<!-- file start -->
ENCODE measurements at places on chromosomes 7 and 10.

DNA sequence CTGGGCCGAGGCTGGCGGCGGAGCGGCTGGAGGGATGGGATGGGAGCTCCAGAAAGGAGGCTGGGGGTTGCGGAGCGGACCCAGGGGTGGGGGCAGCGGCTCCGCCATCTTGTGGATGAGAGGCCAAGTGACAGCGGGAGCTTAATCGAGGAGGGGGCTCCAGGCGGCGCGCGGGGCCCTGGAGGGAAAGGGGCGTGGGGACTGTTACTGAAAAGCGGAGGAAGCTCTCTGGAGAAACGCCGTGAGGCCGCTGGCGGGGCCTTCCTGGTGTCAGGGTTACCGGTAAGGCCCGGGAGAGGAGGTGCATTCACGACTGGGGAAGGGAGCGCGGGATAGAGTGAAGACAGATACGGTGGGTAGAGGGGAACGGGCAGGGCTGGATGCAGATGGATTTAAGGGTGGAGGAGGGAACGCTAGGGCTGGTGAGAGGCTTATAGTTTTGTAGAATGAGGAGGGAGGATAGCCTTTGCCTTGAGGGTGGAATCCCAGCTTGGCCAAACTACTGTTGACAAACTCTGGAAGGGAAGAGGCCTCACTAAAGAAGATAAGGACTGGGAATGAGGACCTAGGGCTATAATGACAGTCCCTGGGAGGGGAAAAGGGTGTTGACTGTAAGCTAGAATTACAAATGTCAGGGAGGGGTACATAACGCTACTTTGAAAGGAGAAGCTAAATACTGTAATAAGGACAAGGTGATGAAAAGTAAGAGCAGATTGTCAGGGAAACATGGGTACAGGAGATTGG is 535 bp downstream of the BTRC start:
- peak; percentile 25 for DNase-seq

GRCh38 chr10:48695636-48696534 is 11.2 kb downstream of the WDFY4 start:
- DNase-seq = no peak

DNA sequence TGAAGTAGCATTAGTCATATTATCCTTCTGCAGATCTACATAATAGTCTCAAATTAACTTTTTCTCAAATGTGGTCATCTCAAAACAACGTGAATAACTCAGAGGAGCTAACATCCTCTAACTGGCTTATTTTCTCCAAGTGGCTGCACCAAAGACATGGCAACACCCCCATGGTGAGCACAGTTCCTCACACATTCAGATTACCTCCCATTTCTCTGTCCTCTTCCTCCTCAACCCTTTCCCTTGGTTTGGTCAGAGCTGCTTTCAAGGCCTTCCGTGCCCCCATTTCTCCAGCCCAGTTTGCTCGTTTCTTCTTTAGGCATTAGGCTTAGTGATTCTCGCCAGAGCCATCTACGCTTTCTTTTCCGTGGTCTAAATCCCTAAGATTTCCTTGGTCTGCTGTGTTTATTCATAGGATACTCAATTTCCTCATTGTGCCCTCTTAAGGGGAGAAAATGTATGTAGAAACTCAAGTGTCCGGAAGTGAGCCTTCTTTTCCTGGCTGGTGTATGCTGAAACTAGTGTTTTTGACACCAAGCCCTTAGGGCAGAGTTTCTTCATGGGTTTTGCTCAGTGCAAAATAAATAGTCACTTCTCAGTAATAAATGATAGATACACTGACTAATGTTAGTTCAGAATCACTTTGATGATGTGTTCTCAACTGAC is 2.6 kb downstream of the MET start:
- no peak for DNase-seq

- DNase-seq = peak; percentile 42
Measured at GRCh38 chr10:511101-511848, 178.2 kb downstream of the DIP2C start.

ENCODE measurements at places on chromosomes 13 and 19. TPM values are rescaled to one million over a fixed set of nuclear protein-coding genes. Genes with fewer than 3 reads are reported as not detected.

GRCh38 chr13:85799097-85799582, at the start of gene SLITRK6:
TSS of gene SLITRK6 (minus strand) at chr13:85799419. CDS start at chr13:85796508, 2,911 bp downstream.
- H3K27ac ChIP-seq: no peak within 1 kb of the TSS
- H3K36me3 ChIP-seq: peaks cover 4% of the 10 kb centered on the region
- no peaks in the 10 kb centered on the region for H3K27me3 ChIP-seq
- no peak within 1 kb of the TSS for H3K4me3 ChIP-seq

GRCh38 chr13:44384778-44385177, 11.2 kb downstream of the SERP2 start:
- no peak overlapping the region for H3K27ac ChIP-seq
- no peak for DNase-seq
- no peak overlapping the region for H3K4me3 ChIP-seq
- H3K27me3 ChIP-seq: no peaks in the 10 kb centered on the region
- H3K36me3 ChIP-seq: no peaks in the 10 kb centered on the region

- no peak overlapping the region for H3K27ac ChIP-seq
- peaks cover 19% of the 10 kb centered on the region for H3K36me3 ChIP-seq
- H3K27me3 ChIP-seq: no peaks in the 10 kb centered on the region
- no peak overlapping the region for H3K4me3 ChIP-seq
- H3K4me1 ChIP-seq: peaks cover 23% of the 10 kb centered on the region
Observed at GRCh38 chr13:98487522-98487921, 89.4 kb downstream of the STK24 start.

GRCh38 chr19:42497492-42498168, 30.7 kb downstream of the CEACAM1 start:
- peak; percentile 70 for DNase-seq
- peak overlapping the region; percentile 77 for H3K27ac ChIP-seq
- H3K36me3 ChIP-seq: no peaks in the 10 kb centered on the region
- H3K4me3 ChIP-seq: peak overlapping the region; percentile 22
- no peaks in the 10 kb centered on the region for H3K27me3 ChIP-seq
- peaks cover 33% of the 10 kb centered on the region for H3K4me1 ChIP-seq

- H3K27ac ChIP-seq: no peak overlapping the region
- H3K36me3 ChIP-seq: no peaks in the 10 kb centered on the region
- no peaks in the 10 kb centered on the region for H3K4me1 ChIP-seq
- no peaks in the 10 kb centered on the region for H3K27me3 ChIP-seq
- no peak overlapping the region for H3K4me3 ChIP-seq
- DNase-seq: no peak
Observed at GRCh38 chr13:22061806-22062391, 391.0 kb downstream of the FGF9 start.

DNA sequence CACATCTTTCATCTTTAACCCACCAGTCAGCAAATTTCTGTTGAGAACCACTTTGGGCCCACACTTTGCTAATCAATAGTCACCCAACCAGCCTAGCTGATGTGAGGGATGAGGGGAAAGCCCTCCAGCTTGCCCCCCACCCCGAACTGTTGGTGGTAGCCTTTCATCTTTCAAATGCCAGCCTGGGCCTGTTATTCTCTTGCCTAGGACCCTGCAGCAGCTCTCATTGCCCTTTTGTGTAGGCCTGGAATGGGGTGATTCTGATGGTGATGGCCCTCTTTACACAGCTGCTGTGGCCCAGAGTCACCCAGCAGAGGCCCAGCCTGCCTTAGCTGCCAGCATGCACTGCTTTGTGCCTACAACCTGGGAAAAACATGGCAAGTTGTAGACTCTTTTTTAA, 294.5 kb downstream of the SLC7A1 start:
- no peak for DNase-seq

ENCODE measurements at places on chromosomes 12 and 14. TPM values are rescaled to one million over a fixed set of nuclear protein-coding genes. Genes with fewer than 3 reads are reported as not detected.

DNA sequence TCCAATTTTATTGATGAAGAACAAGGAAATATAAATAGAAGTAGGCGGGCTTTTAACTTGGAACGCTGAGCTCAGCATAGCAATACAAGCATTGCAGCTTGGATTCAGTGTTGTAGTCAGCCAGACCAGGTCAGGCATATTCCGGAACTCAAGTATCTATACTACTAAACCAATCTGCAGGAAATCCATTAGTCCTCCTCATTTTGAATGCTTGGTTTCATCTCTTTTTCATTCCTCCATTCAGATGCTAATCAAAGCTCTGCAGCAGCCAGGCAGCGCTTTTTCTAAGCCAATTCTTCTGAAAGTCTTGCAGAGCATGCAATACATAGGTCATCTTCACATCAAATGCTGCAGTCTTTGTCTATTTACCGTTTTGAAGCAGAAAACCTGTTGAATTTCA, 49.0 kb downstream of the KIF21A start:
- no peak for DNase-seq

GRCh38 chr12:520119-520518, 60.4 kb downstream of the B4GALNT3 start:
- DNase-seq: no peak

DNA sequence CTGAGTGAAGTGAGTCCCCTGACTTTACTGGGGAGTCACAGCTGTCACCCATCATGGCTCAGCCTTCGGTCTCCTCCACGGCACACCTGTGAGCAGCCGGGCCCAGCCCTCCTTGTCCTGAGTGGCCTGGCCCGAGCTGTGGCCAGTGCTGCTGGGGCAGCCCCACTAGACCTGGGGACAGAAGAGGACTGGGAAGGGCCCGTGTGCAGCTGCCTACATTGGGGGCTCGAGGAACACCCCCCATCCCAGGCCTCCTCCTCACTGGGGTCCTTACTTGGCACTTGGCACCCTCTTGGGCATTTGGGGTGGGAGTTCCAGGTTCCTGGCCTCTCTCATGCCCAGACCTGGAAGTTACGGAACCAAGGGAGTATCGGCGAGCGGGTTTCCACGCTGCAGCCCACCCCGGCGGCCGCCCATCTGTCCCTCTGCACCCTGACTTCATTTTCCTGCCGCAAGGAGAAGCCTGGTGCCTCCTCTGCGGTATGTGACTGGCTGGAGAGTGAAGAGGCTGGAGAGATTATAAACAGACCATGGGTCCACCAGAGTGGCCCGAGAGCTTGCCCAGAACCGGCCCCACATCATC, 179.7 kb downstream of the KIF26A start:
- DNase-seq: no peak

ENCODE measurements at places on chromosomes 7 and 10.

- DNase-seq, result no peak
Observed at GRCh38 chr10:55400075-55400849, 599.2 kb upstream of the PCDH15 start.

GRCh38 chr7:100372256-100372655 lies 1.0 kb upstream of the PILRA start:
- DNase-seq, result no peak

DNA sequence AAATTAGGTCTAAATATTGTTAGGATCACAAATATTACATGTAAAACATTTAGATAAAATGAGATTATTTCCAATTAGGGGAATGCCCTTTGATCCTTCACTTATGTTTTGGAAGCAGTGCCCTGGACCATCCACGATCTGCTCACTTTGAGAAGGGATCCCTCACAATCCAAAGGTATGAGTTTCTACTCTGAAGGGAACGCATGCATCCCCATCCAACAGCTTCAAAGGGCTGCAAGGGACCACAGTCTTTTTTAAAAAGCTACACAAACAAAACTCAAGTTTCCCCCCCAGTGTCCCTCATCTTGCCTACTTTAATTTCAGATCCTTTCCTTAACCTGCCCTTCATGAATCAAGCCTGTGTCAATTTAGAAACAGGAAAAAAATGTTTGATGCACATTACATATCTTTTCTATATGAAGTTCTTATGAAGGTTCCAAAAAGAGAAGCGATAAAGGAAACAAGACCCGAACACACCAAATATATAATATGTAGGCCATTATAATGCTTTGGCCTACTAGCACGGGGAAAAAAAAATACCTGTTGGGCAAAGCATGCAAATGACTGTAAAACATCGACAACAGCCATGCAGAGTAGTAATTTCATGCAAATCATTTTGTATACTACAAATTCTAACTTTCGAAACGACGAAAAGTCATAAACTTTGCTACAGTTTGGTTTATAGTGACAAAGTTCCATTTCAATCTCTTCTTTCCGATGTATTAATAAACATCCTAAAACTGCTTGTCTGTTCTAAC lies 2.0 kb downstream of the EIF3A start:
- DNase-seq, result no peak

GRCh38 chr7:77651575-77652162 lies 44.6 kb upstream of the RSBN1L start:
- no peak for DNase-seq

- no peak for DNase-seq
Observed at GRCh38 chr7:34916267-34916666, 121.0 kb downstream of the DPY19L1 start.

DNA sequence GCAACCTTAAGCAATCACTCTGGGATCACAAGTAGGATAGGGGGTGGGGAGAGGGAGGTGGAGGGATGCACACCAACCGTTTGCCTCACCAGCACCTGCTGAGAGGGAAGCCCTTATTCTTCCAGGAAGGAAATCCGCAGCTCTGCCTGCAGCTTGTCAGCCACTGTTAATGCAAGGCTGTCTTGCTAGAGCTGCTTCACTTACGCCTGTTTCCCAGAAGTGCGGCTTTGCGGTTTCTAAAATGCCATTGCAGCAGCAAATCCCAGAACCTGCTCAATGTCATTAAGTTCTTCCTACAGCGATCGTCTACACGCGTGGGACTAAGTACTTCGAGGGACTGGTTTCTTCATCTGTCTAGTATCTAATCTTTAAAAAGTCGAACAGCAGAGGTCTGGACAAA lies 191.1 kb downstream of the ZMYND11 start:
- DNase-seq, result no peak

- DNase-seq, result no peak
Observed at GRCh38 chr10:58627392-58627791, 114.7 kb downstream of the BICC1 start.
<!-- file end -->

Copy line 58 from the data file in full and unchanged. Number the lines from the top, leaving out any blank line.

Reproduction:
- DNase-seq, result no peak